The Lissitzky+ presentation sheds new light on Lissitzky’s oeuvre. An entire floor of the museum’s new building is being rearranged for this exhibition.
The Van Abbemuseum hosts one of the world’s biggest and most important collections of work by the Russian artist El Lissitzky (1890-1941). He was probably the most dynamic artist of his time. Lissitzky is highly important to the Van Abbemuseum. His work, his ideas and his artistic objectives correspond closely with the museum’s own engagement with experimentation, radical creativity and public participation.
Lissitzky was not a creator of static, self-contained works. His creativity was dynamic, public, a mass of plans and projects, bristling with life. The museum is keen to make that verve – that vitality – tangible for today’s public. Lissitzky was a painter, a graphic artist and a designer of architecture, furniture, books and posters. He was a writer, a photographer and an indefatigable traveller. He was, moreover, a veritable mediator between the cultures of Soviet Russia and Western Europe. He collaborated closely with Kazimir Malevich, Hans Arp, Kurt Schwitters, László Moholy-Nagy, Theo van Doesburg and many other people, including architects, theatre directors and filmmakers from across Europe. Inspired by innovations in technology and science, in the 1920s these artists were searching for a new, revolutionary visual idiom with which they wanted to represent a utopian reality. Artists employed this visual idiom for the advancement of a new socialist society, most especially in Russia.
Malevich became the mentor and later colleague of Lissitzky. It was through Malevich that Lissitzky became acquainted with Russian Futurism. The outbreak of the First World War forced the young Lissitzky to leave Germany, where he had been studying architecture. He returned to Russia, first to Moscow and then to Vitebsk (now in Belarus), where he taught at the People’s Art School, which Chagall had founded there after the Revolution. Malevich moved to Vitebsk to teach at the academy, and Lissitzky subsequently became a convert to the dynamic, geometrical art that Malevich termed ‘Suprematism’. This movement’s ambition was to change the world. The past was dead; the only monuments of any significance were ‘Monuments of the Future’, as Lissitzky called them.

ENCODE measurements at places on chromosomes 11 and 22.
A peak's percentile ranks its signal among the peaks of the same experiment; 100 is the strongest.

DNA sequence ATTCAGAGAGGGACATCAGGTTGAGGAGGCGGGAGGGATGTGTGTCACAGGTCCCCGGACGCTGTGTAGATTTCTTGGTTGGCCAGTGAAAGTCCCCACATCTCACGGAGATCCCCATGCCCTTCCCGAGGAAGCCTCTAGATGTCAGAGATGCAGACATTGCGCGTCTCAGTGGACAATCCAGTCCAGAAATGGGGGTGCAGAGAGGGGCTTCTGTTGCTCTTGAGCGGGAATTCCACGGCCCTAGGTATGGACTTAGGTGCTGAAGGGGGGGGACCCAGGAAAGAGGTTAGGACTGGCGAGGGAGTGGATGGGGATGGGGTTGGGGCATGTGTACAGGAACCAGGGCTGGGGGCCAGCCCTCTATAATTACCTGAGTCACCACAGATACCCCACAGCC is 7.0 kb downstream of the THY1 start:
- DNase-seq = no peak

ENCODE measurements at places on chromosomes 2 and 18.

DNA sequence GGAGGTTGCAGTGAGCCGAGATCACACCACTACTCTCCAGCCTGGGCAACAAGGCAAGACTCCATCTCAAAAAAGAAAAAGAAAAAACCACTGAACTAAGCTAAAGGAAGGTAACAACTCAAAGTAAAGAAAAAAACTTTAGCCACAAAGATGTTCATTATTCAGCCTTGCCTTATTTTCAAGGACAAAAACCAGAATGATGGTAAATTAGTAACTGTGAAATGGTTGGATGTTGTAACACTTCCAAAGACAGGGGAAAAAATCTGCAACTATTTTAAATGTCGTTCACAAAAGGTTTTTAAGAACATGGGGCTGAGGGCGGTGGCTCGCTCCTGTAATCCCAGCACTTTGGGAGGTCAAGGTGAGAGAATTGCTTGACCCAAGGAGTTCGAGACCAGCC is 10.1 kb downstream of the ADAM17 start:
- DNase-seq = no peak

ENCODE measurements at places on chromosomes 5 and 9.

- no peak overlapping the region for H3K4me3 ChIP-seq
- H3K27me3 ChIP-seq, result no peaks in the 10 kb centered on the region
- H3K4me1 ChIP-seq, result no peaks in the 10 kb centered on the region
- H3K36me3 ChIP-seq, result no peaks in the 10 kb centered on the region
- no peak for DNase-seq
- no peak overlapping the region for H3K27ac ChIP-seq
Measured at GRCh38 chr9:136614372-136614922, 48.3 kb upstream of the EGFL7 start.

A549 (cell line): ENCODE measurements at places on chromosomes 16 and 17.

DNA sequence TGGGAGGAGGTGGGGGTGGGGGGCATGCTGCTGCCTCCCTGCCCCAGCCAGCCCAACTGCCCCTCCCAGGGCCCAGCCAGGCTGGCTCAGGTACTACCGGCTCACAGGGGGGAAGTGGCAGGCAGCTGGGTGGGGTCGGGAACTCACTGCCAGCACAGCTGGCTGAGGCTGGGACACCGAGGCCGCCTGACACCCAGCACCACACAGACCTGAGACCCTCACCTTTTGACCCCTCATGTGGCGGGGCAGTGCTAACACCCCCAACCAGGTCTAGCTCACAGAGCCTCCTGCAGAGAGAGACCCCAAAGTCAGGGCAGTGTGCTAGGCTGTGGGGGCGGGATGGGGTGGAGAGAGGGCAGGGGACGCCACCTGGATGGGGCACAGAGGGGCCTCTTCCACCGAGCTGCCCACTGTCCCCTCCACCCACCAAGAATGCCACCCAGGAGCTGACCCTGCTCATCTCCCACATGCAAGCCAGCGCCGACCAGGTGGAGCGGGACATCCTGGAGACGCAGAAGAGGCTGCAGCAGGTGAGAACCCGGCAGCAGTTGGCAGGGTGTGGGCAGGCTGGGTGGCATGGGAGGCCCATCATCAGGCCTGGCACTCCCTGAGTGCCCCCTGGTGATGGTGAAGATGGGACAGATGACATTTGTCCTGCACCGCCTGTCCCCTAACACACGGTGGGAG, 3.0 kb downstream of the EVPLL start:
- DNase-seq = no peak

The museum has invited Professor Dr. John Milner of the Courtauld Institute in London, who is an authority on the Russian avant-garde, to devise a presentation around the Lissitzky collection. The aim of this presentation is to show Lissitzky’s oeuvre, as well as work by his colleagues and contemporaries, in several different contexts. This exhibition casts new light on Lissitzky’s oeuvre and the context in which it was produced, as well as on Lissitzky as a person. Lissitzky could be regarded as an important precursor of the contemporary artists, someone who was aware of his social and political role as well as of the demands that he made of himself and others with regard to artistic innovation.
Victory over the Sun, the futurist opera that received its premiere in St. Petersburg in 1913, is the focal point of this exhibition (19 September 2009 to 25 March 2012).